The Lexus and the Olive Tree (Anglais) Broché – 17 avril 2000
|Neuf à partir de||Occasion à partir de|
Les clients ayant acheté cet article ont également acheté
Descriptions du produit
Revue de presse
#1 New York Times Business Bestseller
"A brilliant guide to the here and now."--The New York Times Book Review
"An owner's manual for a globalized world."--USA Today
"A spirited and imaginative exploration of our new order of economic globalization.... Not only clear but interesting, not only interesting but necessary to us--first-rate."
--The New York Times
"A wellspring of economic common sense that will innoculate its readers against the 'globaloney' so prevalent in popular discussions of the subject.... Readers in search of a window onto the problems of the cyberspace-driven 'virtual world economy' of the twenty-first century are unlikely to find a better place to start."--Foreign Affairs
"This is an important book; not since Nicholas Negroponte's Being Digital has a volume come along that so well explains the technical and financial ether we are all swimming through.... There is hardly a page in the book without an underlineable passage."--Salon
"All of us are groping to understand what's going on. For a useful first pass on history, consult Thomas Friedman."--Business Week
"Required reading for anyone who still thinks of the Internet as little more than a gimmick for computer nerds--deftly accomplishes the impressive task of encapsulating the complex economic, cultural, and environmental challenges of globalization with the sort of hindsight that future historians will bring to bear upon the subject."--The Christian Science Monitor --Ce texte fait référence à l'édition Broché .
Présentation de l'éditeur
Aucun appareil Kindle n'est requis. Téléchargez l'une des applis Kindle gratuites et commencez à lire les livres Kindle sur votre smartphone, tablette ou ordinateur.
Pour obtenir l'appli gratuite, saisissez votre adresse e-mail ou numéro de téléphone mobile.
Détails sur le produit
En savoir plus sur l'auteur
Commentaires en ligne
Meilleurs commentaires des clients
Si vous avez peur des notions incompréhensibles rédigées dans un langage élitiste, lisez ce livre. Si vous voulez connaître l'opinion américaine sur ce que le monde devient et la place que les nations en général et les USA en particulier vont être menés à jouer, lisez ce livre. Et si vous ne parlez pas Anglais, envoyez une pétition à l'éditeur pour qu'il soit traduit en Français - quel dommage que cette petite perle ne soit pas accessible à tous...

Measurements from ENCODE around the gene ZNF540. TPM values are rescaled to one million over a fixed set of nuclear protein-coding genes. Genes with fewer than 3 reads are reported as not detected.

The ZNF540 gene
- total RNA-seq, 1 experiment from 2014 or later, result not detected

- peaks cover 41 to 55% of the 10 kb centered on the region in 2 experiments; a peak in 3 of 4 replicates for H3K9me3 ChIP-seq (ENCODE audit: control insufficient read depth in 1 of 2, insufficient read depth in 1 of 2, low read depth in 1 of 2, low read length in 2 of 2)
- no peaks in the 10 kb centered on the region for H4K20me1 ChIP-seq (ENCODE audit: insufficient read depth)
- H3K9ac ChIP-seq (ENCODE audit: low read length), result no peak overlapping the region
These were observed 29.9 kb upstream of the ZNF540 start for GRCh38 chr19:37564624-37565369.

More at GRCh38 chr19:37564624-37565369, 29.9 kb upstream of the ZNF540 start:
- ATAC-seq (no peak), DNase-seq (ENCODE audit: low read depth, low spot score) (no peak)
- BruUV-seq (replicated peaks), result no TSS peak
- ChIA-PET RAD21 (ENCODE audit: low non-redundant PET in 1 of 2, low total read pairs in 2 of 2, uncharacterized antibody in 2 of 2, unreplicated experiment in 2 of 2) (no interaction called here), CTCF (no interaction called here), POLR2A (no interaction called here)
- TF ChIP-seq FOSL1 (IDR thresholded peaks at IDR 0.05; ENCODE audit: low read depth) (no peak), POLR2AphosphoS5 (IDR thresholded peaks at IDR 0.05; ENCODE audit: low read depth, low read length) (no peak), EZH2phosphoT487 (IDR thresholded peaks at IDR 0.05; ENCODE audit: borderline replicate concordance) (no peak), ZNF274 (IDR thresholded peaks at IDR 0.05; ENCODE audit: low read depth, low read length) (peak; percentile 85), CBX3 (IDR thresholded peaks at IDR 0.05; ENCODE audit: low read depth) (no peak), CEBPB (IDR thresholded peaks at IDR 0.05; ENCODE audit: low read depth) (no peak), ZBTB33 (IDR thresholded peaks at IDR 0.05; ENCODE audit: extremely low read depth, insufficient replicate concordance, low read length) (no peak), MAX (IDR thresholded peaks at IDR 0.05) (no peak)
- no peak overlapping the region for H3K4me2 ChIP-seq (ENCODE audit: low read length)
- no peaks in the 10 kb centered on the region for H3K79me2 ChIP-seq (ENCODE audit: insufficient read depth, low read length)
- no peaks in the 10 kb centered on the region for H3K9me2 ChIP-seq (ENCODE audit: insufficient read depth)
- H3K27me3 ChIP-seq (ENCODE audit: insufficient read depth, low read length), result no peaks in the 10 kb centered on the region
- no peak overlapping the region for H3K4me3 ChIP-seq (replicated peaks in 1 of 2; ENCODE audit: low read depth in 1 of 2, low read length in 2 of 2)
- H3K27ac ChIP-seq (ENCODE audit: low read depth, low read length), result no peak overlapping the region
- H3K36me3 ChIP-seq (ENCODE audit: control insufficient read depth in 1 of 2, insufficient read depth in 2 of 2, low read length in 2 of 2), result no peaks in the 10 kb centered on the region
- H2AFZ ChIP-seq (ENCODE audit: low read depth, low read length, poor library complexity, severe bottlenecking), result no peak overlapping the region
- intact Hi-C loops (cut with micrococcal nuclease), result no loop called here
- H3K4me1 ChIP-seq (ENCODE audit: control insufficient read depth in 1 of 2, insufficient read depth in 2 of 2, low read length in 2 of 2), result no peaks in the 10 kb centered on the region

Commentaires client les plus utiles sur Amazon.com (beta)
Friedman's writing style is mostly conversational and easy to read, though he tends to talk about his own friends and adventures way too much. Also, Friedman can't stop making up his own terminology, like Golden Straitjacket, Electronic Herd, Globalution, Glocalism, and the especially irritating DOScapital. The problem is, Friedman merely throws these terms at numerous and scattershot examples of phenomena that may possibly lend them meaning, but fails to adequately describe them himself.
Parts One and Two of this book are actually quite strong as Friedman remains mostly objective in describing the rise of globalization and where things stand today. He also includes a surprising amount of coverage on the negative effects on the environment and non-Western cultures (for the time being). Unfortunately, this book collapses into a firestorm of arrogance in Part 3, which is misleadingly titled "The Backlash Against the System." Here Friedman actually spends more time criticizing those who can't or won't jump on the sacred globalization bandwagon. He uses the derogatory term "turtles" for people who are being left behind by the new economic realities around the world, and doesn't care if it's not their fault. He demeans concern for disadvantaged peoples and countries as "politically correct nonsense" (pg. 355).
Some portions of this book are getting outdated, which is not Friedman's fault, but the gaps are very revealing. Several times he cites Enron as a strong global company with the world's best interests at heart, and failed to predict the tech stock crash of 2000 and how it would drastically slow down the US-led growth of the world economy (see chapter 17). This shows that Friedman's predictions in this book are already starting to fall apart. Friedman also completely avoids the issue of corporate domination, as rulings by the pro-corporate WTO have allowed multinational companies to supersede the laws of sovereign nations (such as the blatant disregard for Nigeria's environmental laws by Western oil companies). Finally, Part Four of this book descends into anemic boosterism as Friedman tries to convince us that American culture and corporations will solve all the world's ills as peoples around the world happily embrace globalization. By this point, Friedman has left objectivity far behind. His clear contempt for those who are concerned about globalization's destructive effects, and his apparent belief that American corporations only wish to solve the world's ills, prove that he has not succeeded in telling the full story. Not even close.
Friedman is a New York Times columnist, and his book is somewhat of a darling in the business school I attend. It is rare not to hear some professor refer to his book as though it were the bible of globalization. His ideas and interpretations of the world make up a good part of the bedrock in my curriculum. Aside from some of the substance issues, something always irritates me about Friedman's style and I hadn't been able to pin it down exactly until I plowed through a few hundred pages of his book.